Facing an EV boom, AEP, Duke, 4 other utilities unveil plan for multi-regional charging network
Electric vehicle adoption is expected to grow rapidly, and utilities are moving quickly to ensure sufficient charging infrastructure is in place.
There will be more than 18 million EVs on U.S. roads by 2030, according to the Edison Electric Institute, which represents investor-owned utilities. And consulting firm Frost & Sullivan says it expects the EV market to "register a nearly five-fold growth, reaching almost 7 million unit sales by 2025 [up] from 1.4 million unit sales in 2020." More than 90% of states offer some kind of incentive for EV charging infrastructure, the firm noted.
"The path to cleaner transportation is a robust charging infrastructure along the nation’s major highways," Lang Reynolds, director of electrification strategy for Duke Energy, said in a statement. The new EV coalition aims to address range anxiety as a barrier to EV adoption, he said.
Each of the utilities in the highway coalition has committed to provide EV fast charging options to facilitate interstate travel, but announcement of the partnership does not include new investments.
Duke has ongoing efforts to expand charging infrastructure in North Carolina, South Carolina and Florida. The utility got authorization last year to launch fast charging pilots in the Carolinas, and in Florida it has installed more than 570 EV public charging stations.
TVA in February announced a plan to triple the state's existing fast charging network with a $20 million investment in partnership with the state's Department of Environment and Conservation. The two agencies want to develop a statewide electric vehicle fast charging network along major highways and interstates.
The utilities' efforts are designed to ensure "seamless travel" across a large swath of the United States, said TVA President and CEO Jeff Lyash. The coalition is "one of many strategic partnerships" TVA is leaning on to increase the number of electric vehicles in its service territory to more than 200,000 by 2028.
Each of the utilities involved in the coalition has its own set of electrification plans either in progress or before state regulators.
Southern Company last year announced an internal fleet electrification goal, with plans to convert 50% of utility vehicles by 2030. In 2020, AEP's Indiana Michigan Power began offering programs to address residential, multi-family dwelling, fleet and workplace charging, as well as corridor fast charging. In 2018, AEP Ohio began work to deploy 375 charging stations in partnership with local governments, workplaces and other entities.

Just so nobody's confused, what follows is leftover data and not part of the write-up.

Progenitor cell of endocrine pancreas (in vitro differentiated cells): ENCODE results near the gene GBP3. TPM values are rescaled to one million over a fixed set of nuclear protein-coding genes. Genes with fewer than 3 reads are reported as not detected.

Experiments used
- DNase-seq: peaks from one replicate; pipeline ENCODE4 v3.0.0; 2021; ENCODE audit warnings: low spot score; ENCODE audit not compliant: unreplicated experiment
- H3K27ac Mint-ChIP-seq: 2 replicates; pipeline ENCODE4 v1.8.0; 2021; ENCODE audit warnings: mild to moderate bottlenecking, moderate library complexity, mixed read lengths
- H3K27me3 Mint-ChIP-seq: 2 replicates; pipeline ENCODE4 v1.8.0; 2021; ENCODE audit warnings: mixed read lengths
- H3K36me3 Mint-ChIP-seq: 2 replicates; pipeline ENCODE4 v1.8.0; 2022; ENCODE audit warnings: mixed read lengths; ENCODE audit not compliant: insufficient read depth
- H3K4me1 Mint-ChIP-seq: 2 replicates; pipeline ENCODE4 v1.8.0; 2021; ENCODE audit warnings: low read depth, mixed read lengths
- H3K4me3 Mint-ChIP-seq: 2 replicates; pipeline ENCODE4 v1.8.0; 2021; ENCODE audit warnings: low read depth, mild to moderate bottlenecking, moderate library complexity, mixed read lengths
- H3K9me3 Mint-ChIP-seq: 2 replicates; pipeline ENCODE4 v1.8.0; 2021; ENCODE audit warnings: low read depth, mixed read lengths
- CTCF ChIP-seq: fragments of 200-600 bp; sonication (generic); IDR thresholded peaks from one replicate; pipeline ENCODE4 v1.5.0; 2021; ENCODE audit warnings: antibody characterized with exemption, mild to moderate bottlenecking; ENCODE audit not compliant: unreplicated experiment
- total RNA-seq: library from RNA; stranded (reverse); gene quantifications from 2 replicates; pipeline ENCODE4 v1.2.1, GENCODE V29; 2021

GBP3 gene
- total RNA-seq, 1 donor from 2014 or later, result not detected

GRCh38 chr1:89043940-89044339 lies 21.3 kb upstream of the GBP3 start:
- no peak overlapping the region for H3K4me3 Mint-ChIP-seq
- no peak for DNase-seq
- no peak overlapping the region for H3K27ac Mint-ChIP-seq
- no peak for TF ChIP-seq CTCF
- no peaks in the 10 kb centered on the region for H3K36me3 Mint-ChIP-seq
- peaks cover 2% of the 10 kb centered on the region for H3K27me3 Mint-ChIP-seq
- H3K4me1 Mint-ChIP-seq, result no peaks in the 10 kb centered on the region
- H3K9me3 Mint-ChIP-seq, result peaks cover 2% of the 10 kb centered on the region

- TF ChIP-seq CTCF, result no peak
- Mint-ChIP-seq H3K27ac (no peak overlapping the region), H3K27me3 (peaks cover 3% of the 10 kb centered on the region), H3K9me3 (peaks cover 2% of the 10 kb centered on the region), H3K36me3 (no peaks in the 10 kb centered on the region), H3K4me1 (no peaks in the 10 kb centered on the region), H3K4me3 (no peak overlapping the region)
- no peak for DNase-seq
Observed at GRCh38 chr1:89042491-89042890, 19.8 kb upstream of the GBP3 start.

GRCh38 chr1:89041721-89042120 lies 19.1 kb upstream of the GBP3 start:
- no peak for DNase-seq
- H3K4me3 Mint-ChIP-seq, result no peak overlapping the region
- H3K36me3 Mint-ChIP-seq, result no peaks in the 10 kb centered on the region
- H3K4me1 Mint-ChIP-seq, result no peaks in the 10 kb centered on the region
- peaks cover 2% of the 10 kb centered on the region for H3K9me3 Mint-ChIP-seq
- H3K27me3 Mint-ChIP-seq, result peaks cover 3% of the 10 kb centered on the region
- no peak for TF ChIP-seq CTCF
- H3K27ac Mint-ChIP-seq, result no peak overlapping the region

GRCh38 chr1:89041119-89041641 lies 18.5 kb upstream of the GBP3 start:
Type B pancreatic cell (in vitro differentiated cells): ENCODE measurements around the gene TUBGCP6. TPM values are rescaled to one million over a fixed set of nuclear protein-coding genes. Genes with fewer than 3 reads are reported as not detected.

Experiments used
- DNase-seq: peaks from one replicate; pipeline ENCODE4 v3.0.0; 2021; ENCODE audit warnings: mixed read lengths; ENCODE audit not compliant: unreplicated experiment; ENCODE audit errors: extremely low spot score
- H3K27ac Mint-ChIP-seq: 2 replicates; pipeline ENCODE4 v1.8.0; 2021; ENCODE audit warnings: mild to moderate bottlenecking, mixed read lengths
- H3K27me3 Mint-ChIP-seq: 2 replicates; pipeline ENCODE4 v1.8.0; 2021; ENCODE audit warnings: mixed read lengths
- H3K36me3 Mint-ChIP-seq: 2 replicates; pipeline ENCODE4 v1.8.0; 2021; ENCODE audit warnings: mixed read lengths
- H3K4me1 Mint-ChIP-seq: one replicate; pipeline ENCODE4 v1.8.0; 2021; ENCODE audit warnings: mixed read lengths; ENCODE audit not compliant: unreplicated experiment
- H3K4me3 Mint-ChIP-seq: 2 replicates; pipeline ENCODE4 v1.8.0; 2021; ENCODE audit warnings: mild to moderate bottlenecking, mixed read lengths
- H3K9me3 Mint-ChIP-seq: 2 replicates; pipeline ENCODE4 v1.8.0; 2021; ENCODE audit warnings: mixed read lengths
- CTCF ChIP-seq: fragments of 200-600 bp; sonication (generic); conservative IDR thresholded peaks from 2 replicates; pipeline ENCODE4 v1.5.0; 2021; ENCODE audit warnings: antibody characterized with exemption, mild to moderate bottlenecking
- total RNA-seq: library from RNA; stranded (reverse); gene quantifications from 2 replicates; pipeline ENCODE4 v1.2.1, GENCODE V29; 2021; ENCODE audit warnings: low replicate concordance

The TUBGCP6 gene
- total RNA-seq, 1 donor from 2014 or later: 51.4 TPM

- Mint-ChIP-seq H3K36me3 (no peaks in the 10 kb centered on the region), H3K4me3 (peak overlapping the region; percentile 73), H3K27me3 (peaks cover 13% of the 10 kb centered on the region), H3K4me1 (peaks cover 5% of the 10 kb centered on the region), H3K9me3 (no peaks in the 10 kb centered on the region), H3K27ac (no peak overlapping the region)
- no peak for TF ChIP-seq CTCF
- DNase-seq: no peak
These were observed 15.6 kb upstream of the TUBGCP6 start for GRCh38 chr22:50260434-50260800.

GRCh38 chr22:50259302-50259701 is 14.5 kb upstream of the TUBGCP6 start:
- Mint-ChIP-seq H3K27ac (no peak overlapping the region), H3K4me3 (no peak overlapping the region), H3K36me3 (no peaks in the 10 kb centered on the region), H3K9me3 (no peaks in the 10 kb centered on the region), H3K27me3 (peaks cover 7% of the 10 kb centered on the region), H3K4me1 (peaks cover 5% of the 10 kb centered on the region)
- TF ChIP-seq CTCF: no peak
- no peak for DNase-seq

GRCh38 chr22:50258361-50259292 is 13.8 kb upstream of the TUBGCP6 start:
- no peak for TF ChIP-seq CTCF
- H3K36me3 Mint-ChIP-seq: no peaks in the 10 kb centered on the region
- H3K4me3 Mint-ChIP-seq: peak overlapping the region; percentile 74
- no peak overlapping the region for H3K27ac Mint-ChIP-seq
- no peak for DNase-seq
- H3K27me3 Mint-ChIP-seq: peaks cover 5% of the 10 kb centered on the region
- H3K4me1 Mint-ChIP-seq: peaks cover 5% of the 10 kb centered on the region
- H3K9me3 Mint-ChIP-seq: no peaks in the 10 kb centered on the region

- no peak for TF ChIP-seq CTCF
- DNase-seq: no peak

In Virginia, Dominion is providing rebates for electric vehicle charging, along with offering managed charging programs. The utility is also helping to power electric transit buses in South Carolina and Virginia. Entergy, which operates in multiple southeastern states, has begun electrifying its own fleet and says it has invested in dozens of "strategically located charging stations."
The electric vehicle sector is also already seeing more support from the federal government, with Biden calling for the rollout of a half million charging stations. In addition, House Democrats unveiled a climate bill Tuesday that would reduce "transportation emissions, the largest source of greenhouse gas pollution, by building the infrastructure needed for a clean transportation system," according to a statement from the Energy and Commerce Committee.
The bill includes "substantial investments in transportation electrification, including through grants and rebates to deploy electric vehicles and charging stations."
There are also provisions for zero-emissions school buses, and the legislation would update financing programs to expand domestic manufacturing of advanced automotive technologies.